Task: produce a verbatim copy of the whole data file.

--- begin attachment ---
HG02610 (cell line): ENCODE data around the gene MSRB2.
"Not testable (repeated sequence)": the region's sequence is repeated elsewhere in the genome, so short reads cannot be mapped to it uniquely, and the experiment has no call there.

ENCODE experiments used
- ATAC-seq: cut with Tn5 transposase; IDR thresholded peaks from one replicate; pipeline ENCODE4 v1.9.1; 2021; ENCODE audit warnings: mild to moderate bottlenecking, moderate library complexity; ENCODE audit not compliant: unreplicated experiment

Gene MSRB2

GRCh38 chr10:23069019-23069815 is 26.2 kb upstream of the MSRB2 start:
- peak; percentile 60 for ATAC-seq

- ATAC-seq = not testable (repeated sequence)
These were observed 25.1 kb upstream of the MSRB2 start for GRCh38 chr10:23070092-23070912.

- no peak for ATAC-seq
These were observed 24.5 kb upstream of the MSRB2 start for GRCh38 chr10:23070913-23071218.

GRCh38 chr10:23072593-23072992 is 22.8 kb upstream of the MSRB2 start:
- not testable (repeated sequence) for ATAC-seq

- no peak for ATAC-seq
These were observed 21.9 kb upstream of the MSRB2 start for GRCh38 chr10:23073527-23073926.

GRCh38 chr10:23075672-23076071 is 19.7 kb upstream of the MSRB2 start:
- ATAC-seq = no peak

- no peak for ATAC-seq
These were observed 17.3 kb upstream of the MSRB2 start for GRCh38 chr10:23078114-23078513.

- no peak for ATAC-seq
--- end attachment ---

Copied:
HG02610 (cell line): ENCODE data around the gene MSRB2.
"Not testable (repeated sequence)": the region's sequence is repeated elsewhere in the genome, so short reads cannot be mapped to it uniquely, and the experiment has no call there.

ENCODE experiments used
- ATAC-seq: cut with Tn5 transposase; IDR thresholded peaks from one replicate; pipeline ENCODE4 v1.9.1; 2021; ENCODE audit warnings: mild to moderate bottlenecking, moderate library complexity; ENCODE audit not compliant: unreplicated experiment

Gene MSRB2

GRCh38 chr10:23069019-23069815 is 26.2 kb upstream of the MSRB2 start:
- peak; percentile 60 for ATAC-seq

- ATAC-seq = not testable (repeated sequence)
These were observed 25.1 kb upstream of the MSRB2 start for GRCh38 chr10:23070092-23070912.

- no peak for ATAC-seq
These were observed 24.5 kb upstream of the MSRB2 start for GRCh38 chr10:23070913-23071218.

GRCh38 chr10:23072593-23072992 is 22.8 kb upstream of the MSRB2 start:
- not testable (repeated sequence) for ATAC-seq

- no peak for ATAC-seq
These were observed 21.9 kb upstream of the MSRB2 start for GRCh38 chr10:23073527-23073926.

GRCh38 chr10:23075672-23076071 is 19.7 kb upstream of the MSRB2 start:
- ATAC-seq = no peak

- no peak for ATAC-seq
These were observed 17.3 kb upstream of the MSRB2 start for GRCh38 chr10:23078114-23078513.

- no peak for ATAC-seq